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Brain Behav Immun. 2008 Aug;22(6):824-32. doi: 10.1016/j.bbi.2008.02.004. Epub 2008 Apr 18.

Endomorphin 1 and endomorphin 2 suppress in vitro antibody formation at ultra-low concentrations: anti-peptide antibodies but not opioid antagonists block the activity.

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Molecular Neurobiology and Addictive Neurochemistry Laboratory, National Institute of Psychiatry, Mexico City, Mexico.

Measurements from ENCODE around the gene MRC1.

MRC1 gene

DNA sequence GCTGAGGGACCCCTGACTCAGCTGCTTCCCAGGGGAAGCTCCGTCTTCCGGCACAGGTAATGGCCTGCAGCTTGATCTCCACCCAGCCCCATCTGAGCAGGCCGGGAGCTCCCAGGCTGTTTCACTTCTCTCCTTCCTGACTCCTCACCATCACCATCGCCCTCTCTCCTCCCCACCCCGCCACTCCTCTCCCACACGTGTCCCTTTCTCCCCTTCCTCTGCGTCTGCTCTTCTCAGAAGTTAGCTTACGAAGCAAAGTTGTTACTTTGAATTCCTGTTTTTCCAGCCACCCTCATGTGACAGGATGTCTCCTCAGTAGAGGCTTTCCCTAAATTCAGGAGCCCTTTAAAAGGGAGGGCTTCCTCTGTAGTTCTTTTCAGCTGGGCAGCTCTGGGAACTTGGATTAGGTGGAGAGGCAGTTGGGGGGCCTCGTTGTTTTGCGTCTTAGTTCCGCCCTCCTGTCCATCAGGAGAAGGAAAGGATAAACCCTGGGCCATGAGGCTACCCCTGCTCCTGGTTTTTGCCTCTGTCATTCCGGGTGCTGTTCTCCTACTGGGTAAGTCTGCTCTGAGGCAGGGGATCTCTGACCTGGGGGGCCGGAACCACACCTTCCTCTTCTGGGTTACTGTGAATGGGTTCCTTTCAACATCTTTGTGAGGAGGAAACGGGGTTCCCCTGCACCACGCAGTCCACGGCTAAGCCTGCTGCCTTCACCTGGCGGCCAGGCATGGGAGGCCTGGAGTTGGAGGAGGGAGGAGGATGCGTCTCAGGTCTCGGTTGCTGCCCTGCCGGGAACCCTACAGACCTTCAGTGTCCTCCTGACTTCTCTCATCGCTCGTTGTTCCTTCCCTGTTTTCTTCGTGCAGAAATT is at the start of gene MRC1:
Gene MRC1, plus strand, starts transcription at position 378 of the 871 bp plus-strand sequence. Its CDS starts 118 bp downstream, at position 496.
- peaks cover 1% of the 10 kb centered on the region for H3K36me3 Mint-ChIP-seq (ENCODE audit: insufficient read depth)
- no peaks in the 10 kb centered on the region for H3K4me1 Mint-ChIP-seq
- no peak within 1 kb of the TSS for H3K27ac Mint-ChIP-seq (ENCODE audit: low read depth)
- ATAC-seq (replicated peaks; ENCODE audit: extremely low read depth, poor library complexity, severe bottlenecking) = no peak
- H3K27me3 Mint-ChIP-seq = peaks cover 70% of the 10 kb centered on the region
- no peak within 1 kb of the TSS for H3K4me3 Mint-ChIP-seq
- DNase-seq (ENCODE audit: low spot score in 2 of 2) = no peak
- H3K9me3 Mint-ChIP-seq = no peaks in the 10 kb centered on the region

Endomorphin 1 (EM-1) and endomorphin 2 (EM-2) were tested for their capacity to alter immune function. Addition of either of these peptides to murine spleen cells in vitro inhibited antibody formation to sheep red blood cells in a bi-phasic dose dependent manner. Maximal inhibition was achieved at doses in the range of 10(-13) to 10(-15)M. Neither naloxone (general opioid receptor antagonist) nor CTAP (selective mu opioid receptor antagonist) blocked the immunosuppressive effect. To show that there was specificity to the immunosuppressive activity of the peptides, affinity-purified rabbit antibodies were raised against each of the synthetic EM peptides haptenized to KLH and tested for capacity to inhibit immunosuppression. Antibody responses were monitored by a standard solid phase antibody capture ELISA, and antibodies were purified by immunochromatography using the synthetic peptides coupled to a Sepharose 6B resin. Verification of the specificity of affinity-purified antisera was performed by immunodot-blot and solid-phase RIA assays. The antisera specific for both EM-1 and EM-2 neutralized the immunosuppressive effects of their respective peptides in a dose-related manner. Control normal rabbit IgG had no blocking activity on either EM-1 or EM-2. These studies show that the endomorphins are immunomodulatory at ultra-low concentrations, but the data do not support a mechanism involving the mu-opioid receptor.

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